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Danish Court Approves Extradition of US Neo-Nazi to Germany

August 24, 1995

COPENHAGEN, Denmark (AP) _ Denmark’s highest court cleared the way Thursday for an influential American neo-Nazi to be extradited to Germany, where he faces trial and a possible five years in prison.

Gary Lauck, 42, of Lincoln, Neb., has been the main supplier of propaganda to German neo-Nazis for about 20 years, according to German authorities.

His NS Kampfruf, or NS Battle Cry, newspaper glorifies Hitler and contains anti-Semitic articles. He heads the National Socialist German Workers’ Party-Overseas Organization, which was banned in Germany in 1974.

He was arrested at Germany’s request in March, when he was in Denmark to attend a regional convention of neo-Nazis. He is jailed near Copenhagen.

Germany has urged U.S. authorities to take action against Lauck, but he has been protected by constitutional guarantees of free speech.

Lauck had been fighting his extradition. The Danish Supreme Court turned him down Thursday after a lengthy legal battle, and no further appeals are possible.

Lauck had no visible reaction when the sentence was read in court.

``In a democracy, everything is forbidden especially when the orders come from the Federal Republic (of Germany), the Jewish Republic,″ Lauck shouted at reporters afterwards before being brought back to jail.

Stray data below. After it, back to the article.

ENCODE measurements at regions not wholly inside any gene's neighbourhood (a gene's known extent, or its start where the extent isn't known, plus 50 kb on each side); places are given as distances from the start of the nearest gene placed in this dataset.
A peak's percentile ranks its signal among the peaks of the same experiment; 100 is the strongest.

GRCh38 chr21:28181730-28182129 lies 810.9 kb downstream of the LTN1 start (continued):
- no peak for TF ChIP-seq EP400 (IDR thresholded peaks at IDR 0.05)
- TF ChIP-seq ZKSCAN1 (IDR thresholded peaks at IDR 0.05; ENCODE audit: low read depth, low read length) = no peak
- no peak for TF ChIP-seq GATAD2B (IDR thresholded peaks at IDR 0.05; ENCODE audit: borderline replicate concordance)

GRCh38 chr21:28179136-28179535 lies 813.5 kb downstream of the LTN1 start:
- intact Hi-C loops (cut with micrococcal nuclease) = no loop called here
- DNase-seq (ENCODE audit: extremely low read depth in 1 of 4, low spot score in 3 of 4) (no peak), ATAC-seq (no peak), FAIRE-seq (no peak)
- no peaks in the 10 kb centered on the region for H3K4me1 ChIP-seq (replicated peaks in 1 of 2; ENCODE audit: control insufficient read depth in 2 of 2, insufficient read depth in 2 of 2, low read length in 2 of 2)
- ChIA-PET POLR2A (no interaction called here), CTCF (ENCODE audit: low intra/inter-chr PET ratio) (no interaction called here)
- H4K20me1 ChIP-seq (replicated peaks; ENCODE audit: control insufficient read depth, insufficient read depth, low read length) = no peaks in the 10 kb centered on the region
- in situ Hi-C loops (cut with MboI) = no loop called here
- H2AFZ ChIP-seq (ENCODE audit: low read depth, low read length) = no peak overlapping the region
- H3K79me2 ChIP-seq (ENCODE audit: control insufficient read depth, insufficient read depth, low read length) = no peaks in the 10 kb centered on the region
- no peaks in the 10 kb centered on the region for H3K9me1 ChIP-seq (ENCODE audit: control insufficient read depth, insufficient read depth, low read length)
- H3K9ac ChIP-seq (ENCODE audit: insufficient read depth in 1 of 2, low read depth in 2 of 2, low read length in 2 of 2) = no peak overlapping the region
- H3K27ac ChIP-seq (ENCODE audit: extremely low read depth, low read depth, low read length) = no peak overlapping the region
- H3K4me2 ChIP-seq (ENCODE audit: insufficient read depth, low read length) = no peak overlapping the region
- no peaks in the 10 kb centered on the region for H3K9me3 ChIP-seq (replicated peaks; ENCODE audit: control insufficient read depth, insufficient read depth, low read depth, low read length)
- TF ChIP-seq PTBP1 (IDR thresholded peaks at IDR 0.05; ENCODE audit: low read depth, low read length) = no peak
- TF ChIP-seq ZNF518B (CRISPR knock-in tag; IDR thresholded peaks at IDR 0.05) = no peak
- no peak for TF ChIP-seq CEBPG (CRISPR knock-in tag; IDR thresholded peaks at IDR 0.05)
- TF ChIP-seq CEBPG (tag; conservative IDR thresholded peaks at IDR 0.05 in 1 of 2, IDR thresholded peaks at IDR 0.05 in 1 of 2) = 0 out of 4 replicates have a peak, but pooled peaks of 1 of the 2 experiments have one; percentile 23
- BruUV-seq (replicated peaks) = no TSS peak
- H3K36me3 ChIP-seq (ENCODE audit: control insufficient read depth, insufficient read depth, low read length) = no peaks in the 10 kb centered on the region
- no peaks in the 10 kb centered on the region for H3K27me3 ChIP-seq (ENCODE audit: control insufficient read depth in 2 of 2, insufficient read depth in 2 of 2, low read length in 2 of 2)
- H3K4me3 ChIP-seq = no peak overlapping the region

``The fight goes on,″ he said.

When asked what kind of treatment he expects in Germany, Lauck crossed his fingers and smiled nervously.

No date was immediately set for his extradition, but it is expected within 10 days. He faces German charges of distributing illegal racist propaganda and Nazi symbols. If convicted he could be imprisoned for five years.

According to the Danish law, a person can only be handed over to another country if his activities are illegal in Denmark and punishable with a minimum sentence of one year.

In announcing the court’s ruling, Chief Judge Marie-Louise Andreasen said Lauck’s publications contained statements that violate Denmark’s law on racism.

Neo-Nazis have met with increasing opposition in Denmark.

Last weekend, Danes hurled stones and bottles at some 150 European neo-Nazis marching west of Copenhagen in honor of Rudolf Hess, who once served as Adolf Hitler’s deputy. The neo-Nazis ended the march.

For nine years, German publisher Thies Christophersen distributed literature from Denmark that denied the Holocaust ever happened. Earlier this year, he fled from Denmark after demonstrations outside his house. He now lives in Switzerland.

Last year, the head of Germany’s banned Nationalist Front, Meinhof Schoenborn, moved to southern Denmark, then fled after some demonstrators violently protested his presence.

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